There are many theories behind how to create a successful start up, from having a creative and innovative idea to devising the perfect business strategy. Yet the real foundations to a business’s success are not just the ideas, but the people behind them and the manner in which they communicate and cooperate together to reach collective commercial goals.
In order to establish a strong and profitable business, successful entrepreneurs have to look at themselves objectively, analysing both their strengths and weaknesses. It is rare that an individual possesses the full range of skills and expertise required to build a successful business from the ground up, especially in instances where they have no previous experience of founding a start up. Perhaps this explains why people often look to others to share and support their ambitions by enlisting the help of a partner.
Working with another party holds a wealth of advantages in business, allowing individuals to utilise each others’ skills where their own may be lacking. Each person plays a key role, and more importantly is able to contribute in a way that is unique to their own skill set and knowledge, allowing the business to thrive. For example, a clothing designer might be great at doing just that, but come up short when it comes to accounts or marketing. Working with a partner with those skills could make the difference between lots of units sold at the right price and poor sales that don’t make ends meet.
Taking on a partner might look like an ideal solution, but there are a number of things to be borne in mind. Firstly, consider the value of each party’s contribution and decide how the ownership of the business should be shared. Secondly, before committing to work with one another it is essential you determine whether you share the same common goals. Where there is a difference in ambition or view this can create an unproductive relationship, stifling the progression of the business rather than aiding it. That being said, it is unrealistic to assume that along the way there will be no disagreements and compromise in these instances is key.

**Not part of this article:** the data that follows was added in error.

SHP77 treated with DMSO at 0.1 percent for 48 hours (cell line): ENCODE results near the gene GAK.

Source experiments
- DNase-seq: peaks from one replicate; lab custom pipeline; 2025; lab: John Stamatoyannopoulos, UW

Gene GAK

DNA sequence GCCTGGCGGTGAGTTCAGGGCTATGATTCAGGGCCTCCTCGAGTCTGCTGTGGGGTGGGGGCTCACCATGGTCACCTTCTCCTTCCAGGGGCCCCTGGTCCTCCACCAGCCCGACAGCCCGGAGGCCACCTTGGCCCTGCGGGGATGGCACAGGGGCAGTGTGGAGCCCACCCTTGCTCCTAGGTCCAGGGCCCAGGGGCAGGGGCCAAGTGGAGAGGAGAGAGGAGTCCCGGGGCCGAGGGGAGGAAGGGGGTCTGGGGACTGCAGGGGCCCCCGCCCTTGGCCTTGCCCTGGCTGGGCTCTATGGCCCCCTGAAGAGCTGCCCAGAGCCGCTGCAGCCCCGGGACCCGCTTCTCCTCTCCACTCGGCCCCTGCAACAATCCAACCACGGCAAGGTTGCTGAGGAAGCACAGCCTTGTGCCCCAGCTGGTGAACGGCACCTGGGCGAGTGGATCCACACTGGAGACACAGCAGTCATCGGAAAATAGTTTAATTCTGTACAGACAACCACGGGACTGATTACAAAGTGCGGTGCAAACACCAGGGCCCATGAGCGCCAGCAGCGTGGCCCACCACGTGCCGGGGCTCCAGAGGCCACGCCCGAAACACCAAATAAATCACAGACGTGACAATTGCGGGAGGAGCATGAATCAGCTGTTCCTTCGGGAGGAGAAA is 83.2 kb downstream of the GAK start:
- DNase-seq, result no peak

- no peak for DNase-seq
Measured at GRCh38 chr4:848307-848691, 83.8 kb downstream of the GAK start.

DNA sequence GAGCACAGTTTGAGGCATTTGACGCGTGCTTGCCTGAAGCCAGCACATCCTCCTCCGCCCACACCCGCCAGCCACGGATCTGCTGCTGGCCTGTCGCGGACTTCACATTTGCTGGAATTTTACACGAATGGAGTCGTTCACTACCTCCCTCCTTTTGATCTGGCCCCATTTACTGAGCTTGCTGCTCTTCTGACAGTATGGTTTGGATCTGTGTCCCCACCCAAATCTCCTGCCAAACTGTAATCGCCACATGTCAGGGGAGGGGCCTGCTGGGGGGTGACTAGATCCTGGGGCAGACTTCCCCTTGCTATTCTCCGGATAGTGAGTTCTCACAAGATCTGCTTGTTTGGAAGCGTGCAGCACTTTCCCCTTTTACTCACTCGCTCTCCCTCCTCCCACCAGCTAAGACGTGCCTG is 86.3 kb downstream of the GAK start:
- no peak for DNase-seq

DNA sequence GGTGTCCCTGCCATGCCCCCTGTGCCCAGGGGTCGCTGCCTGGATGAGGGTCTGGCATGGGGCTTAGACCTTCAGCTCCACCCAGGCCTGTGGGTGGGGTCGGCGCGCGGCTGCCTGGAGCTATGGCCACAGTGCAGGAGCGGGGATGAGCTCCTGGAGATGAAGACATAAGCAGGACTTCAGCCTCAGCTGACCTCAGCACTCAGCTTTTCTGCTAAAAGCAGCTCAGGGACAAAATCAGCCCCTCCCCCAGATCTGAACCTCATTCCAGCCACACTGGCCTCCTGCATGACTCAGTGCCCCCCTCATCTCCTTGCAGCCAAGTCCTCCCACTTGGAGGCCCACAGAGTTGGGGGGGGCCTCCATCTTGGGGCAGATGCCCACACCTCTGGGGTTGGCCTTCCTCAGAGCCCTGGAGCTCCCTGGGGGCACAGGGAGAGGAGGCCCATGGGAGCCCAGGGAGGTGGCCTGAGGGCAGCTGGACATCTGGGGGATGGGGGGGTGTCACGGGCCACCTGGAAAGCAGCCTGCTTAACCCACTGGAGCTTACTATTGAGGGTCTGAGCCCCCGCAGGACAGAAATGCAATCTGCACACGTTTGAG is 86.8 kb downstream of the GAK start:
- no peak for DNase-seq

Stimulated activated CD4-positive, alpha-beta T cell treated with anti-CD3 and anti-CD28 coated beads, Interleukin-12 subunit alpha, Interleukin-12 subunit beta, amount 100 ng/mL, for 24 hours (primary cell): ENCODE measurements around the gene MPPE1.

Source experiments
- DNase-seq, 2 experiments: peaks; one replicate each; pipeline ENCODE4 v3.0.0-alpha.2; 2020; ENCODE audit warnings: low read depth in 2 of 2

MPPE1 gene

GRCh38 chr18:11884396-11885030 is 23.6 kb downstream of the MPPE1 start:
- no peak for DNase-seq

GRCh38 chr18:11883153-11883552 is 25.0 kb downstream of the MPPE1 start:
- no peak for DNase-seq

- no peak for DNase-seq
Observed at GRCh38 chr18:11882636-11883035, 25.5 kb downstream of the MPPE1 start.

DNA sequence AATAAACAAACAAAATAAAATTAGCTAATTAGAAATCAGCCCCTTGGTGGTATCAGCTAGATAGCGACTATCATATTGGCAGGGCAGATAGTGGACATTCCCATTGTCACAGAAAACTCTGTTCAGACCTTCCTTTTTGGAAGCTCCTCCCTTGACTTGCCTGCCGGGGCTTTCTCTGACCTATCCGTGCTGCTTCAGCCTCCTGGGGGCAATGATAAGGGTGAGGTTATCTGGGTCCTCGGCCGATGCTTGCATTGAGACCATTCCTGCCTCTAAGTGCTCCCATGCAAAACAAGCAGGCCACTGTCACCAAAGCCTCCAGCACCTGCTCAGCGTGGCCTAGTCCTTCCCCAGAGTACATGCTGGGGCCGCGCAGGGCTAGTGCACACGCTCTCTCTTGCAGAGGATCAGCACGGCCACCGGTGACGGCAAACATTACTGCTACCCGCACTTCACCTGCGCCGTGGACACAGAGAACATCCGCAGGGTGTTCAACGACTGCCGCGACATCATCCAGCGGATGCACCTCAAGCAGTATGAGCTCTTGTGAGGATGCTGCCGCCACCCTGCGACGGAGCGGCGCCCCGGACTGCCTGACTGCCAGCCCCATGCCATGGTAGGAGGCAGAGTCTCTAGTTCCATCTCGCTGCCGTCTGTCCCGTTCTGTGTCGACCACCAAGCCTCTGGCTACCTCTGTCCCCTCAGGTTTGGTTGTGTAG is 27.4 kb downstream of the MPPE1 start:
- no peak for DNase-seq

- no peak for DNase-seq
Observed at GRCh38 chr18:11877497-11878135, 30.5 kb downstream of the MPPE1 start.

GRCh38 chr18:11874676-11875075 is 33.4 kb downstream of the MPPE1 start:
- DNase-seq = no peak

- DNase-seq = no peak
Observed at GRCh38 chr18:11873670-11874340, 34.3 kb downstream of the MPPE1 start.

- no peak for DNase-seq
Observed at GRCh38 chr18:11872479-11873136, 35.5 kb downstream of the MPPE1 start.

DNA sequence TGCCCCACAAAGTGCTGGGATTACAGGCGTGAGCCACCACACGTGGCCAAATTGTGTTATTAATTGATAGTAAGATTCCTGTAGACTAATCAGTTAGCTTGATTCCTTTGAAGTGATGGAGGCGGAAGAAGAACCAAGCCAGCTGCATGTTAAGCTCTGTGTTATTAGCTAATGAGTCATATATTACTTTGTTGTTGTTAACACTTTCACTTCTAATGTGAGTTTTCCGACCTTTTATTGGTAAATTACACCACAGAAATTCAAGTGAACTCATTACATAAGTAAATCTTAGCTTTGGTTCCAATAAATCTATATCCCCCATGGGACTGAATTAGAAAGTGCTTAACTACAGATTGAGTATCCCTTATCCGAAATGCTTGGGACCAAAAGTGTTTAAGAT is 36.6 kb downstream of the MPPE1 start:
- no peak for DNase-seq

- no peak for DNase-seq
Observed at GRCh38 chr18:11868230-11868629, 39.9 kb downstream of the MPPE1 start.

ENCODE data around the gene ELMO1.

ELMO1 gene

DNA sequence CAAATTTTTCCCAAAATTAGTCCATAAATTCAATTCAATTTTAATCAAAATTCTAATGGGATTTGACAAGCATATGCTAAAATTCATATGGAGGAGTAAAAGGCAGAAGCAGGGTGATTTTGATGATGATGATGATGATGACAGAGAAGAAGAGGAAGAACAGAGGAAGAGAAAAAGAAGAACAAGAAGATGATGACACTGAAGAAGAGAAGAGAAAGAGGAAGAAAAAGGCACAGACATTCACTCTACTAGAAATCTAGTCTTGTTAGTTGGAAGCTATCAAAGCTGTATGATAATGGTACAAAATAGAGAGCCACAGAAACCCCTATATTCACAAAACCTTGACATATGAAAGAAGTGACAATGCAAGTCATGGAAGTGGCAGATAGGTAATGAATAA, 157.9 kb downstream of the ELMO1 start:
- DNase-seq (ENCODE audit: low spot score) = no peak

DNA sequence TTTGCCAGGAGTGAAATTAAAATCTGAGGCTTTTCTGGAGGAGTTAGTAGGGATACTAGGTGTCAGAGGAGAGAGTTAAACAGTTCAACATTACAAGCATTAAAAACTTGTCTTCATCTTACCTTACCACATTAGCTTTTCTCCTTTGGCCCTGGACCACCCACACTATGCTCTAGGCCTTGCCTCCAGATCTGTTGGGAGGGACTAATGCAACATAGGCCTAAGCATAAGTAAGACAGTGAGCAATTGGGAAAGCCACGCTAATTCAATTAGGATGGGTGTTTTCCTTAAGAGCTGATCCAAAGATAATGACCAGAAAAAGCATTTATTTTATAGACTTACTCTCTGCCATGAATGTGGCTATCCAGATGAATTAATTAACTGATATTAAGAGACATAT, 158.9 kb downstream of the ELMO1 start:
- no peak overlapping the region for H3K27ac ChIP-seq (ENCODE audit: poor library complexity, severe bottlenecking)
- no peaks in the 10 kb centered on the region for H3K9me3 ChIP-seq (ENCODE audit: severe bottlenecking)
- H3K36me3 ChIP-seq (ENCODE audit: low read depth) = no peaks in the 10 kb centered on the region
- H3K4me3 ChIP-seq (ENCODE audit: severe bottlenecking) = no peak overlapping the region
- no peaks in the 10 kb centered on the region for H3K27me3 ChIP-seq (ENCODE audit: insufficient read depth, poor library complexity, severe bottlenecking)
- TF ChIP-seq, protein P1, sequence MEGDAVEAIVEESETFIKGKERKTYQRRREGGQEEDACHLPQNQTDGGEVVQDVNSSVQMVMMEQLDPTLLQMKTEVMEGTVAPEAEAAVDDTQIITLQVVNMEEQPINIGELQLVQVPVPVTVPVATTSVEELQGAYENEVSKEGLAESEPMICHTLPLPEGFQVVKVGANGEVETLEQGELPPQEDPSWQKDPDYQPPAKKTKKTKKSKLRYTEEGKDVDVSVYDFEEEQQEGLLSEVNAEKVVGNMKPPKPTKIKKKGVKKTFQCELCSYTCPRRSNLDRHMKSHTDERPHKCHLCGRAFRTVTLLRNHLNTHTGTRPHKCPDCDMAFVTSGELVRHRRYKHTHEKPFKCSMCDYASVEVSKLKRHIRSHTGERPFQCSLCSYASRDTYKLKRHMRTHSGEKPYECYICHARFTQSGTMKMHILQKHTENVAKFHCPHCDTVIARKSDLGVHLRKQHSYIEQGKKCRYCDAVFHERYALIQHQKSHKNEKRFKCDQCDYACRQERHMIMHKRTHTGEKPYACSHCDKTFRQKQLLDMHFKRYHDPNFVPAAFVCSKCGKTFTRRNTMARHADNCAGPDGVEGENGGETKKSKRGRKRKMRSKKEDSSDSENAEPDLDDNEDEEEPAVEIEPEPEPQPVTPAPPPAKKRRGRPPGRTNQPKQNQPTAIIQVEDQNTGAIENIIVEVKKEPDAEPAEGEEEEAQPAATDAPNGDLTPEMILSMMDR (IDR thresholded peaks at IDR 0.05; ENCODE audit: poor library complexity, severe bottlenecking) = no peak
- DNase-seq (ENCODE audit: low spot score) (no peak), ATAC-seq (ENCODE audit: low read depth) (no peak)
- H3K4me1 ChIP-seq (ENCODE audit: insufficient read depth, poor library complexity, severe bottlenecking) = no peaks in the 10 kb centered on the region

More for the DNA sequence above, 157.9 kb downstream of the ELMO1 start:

Naturally, working with a partner means you will spend the vast majority of time working along side one another, especially during the early stages. A strong business relationship requires both trust and confidence; therefore it is important that you have established a way of working through problems with one another, respecting one another’s opinions. Open communication and a clear framework of goals and expectations is key. Noting down those goals and expectations is also a good idea; initially just informally but a legally binding framework is also worthwhile.
Here at Farleys Solicitors our Commercial and Corporate law team offer a comprehensive range of legal services across the full range of business law. For further information regarding partnership or contractual agreements contact us on 0845 287 0939, alternatively please complete an online enquiry form.